Pilot to see London paramedics get patient care records on iPad

Written by Sam Trendall on 18 April 2019 in News

London Ambulance Service to kit out 60 staff with devices in 16-week trial

Credit: Martin Addison/CC BY-SA 2.0

Paramedics in the capital will be able to use an iPad to access patients’ summary care records (SCR) on the go during a trial programme run by the London Ambulance Service.

The 16-week pilot, which has been developed by NHS Digital, will allow about 60 medics based at Camden Ambulance Station to access info by using the NHS Identity authentication service. This removes the need for them to either access data via the N3 national health-service network, or carry a smart card to gain access.

The ability to obtain personal care information on a mobile device will enable paramedics to treat patients quicker, while also reducing A&E admissions, NHS Digital said. SCR data includes information on long-term medical conditions, prescriptions, allergies, and previous treatments.

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Stuart Crichton, chief clinical information officer at London Ambulance Service, said: “This trial is an exciting opportunity to use technology to improve our patient care. By being able to securely access patient information on a tablet device at the patient’s side, our clinicians will have more information at their fingertips, enabling them to provide better and more informed care. This trial is at the forefront of our use of pioneering technology to bring about real change to the care we provide, and we hope to be able to roll this system out across the capital.”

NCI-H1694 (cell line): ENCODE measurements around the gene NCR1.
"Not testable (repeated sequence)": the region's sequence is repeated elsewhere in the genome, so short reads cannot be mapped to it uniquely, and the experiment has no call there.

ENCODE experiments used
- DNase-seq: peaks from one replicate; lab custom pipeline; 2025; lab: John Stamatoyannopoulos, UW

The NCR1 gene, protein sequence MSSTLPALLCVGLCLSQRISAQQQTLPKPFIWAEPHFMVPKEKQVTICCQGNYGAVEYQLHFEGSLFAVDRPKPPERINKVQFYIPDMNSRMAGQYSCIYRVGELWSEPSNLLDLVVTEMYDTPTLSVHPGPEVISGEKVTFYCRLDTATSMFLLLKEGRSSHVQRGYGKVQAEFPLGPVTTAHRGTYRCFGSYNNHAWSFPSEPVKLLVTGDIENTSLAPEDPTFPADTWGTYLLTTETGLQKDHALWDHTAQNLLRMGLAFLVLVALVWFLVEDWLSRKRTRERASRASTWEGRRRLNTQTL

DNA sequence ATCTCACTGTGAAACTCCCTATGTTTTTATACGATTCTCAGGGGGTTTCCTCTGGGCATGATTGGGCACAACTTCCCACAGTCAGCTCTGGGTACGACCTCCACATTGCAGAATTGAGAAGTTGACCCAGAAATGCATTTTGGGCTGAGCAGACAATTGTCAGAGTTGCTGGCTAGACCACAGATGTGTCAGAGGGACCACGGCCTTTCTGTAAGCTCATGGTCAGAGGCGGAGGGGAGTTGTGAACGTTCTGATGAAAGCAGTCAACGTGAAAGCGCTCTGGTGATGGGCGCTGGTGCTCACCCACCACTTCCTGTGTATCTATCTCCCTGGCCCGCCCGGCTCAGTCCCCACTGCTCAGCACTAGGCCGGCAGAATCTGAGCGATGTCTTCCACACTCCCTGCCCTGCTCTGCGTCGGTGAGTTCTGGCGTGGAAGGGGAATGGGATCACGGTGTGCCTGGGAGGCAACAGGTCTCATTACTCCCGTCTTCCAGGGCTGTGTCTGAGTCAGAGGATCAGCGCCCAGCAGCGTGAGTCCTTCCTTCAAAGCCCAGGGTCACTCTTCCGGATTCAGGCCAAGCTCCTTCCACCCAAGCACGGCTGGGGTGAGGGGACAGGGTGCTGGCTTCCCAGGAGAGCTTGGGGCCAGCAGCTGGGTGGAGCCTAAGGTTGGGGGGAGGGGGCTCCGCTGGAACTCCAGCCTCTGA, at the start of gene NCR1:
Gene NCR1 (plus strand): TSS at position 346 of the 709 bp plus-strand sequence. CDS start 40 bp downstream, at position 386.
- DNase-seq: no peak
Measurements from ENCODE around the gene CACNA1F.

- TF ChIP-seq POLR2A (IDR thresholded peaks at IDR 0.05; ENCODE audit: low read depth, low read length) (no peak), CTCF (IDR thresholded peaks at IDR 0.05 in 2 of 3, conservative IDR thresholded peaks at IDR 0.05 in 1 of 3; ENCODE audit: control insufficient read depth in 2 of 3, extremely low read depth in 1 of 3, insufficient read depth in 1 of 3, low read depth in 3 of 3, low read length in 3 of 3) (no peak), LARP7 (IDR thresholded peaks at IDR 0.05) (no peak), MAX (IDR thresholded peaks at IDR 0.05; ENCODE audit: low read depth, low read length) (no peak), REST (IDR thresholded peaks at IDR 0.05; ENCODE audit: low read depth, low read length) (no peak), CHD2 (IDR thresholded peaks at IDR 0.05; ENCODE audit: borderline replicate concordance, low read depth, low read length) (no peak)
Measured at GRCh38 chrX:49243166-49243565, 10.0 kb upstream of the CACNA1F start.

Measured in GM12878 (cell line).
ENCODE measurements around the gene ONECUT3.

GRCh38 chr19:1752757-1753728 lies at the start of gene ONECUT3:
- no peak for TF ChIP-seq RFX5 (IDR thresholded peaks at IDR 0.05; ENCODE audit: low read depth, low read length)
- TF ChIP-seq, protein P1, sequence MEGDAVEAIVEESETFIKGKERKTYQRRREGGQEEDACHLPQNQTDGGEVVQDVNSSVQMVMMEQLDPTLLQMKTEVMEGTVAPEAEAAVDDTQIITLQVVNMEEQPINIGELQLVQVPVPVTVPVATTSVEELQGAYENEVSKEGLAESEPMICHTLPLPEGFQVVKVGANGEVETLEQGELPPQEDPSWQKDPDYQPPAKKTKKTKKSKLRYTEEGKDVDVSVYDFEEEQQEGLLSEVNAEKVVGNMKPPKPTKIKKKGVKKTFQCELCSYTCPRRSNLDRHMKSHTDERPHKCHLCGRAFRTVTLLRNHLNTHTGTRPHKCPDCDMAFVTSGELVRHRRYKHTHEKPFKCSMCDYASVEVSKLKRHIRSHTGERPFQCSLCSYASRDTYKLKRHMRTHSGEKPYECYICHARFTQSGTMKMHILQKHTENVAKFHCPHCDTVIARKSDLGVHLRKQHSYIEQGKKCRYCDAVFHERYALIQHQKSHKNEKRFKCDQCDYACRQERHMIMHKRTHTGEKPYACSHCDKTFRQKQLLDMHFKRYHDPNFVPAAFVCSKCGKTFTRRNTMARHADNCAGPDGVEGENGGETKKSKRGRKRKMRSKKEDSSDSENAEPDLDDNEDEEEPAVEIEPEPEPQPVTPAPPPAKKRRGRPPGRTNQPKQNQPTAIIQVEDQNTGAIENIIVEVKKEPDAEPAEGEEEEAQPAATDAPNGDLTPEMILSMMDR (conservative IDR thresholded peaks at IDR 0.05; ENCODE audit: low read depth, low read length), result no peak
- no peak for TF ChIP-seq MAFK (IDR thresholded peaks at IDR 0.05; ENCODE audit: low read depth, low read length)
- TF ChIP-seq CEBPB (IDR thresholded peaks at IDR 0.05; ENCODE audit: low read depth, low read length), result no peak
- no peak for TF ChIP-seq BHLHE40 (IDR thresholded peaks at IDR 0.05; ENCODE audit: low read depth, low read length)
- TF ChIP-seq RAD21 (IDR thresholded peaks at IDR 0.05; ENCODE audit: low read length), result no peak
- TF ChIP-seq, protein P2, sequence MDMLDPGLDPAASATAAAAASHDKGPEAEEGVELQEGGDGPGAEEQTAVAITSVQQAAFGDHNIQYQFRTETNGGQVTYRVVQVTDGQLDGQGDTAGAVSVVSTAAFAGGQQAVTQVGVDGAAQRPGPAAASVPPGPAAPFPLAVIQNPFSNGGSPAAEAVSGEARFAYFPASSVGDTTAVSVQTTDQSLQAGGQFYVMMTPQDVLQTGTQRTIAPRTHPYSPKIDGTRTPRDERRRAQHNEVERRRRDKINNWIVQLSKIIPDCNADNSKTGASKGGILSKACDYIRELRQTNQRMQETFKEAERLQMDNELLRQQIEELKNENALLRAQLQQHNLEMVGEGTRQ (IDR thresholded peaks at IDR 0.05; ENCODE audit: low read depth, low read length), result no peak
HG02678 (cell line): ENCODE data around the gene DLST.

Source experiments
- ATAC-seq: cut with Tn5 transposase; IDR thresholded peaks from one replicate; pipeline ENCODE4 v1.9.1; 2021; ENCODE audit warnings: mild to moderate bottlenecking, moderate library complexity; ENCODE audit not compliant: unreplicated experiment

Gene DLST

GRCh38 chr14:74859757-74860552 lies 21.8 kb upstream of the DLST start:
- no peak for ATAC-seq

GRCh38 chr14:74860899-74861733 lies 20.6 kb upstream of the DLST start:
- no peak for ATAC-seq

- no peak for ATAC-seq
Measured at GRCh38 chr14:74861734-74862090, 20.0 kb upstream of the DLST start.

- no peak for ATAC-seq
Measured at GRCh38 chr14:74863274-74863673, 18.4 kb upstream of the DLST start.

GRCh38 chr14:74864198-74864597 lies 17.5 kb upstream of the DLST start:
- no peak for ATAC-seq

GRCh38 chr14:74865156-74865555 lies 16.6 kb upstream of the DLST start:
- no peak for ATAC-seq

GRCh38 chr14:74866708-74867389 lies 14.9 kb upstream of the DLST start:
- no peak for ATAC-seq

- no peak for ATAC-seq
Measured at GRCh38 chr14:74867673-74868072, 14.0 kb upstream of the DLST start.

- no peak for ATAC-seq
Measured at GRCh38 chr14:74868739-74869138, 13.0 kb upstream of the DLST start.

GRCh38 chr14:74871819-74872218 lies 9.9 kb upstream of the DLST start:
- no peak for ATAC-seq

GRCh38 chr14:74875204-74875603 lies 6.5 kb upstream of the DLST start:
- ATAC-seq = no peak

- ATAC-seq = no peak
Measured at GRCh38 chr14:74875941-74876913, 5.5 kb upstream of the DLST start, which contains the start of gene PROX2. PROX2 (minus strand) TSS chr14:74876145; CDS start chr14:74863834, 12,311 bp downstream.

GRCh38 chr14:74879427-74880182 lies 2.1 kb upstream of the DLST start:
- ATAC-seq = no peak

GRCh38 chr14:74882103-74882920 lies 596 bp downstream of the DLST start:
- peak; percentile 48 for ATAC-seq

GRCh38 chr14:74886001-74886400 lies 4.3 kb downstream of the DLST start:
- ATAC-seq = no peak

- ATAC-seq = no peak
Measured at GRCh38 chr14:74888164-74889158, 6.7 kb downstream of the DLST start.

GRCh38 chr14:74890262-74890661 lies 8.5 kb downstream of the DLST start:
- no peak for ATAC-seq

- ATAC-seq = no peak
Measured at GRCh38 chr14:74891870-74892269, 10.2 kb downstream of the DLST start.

Over the course of the trial, users are encouraged to provide feedback on functionality and potential improvements. The goal is to roll the service out throughout London in due course, and also expand its scope to include Android and Windows devices.

Mike Walker, the NHS digital’s programme head for NHS Identity, said: "This mobile solution has been implemented very quickly in a real-world environment, providing meaningful insight that will inform future direction. I am extremely proud of the team. They have worked hard to get this capability built, enabled and deployed. We hope to see that this brings real benefits to the working day of medics and A&E staff and, most importantly, to patients.”


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Sam Trendall is editor of PublicTechnology

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